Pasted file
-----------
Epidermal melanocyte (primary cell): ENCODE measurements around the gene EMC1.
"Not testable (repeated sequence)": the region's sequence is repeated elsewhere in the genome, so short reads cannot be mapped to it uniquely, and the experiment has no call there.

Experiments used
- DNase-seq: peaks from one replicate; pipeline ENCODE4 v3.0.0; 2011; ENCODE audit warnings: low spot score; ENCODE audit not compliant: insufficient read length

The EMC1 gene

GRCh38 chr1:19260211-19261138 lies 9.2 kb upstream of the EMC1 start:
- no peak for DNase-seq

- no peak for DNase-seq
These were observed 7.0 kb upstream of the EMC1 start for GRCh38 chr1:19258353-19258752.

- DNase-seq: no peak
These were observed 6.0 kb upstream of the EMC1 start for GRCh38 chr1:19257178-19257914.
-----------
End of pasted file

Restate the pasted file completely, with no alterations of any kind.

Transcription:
Epidermal melanocyte (primary cell): ENCODE measurements around the gene EMC1.
"Not testable (repeated sequence)": the region's sequence is repeated elsewhere in the genome, so short reads cannot be mapped to it uniquely, and the experiment has no call there.

Experiments used
- DNase-seq: peaks from one replicate; pipeline ENCODE4 v3.0.0; 2011; ENCODE audit warnings: low spot score; ENCODE audit not compliant: insufficient read length

The EMC1 gene

GRCh38 chr1:19260211-19261138 lies 9.2 kb upstream of the EMC1 start:
- no peak for DNase-seq

- no peak for DNase-seq
These were observed 7.0 kb upstream of the EMC1 start for GRCh38 chr1:19258353-19258752.

- DNase-seq: no peak
These were observed 6.0 kb upstream of the EMC1 start for GRCh38 chr1:19257178-19257914.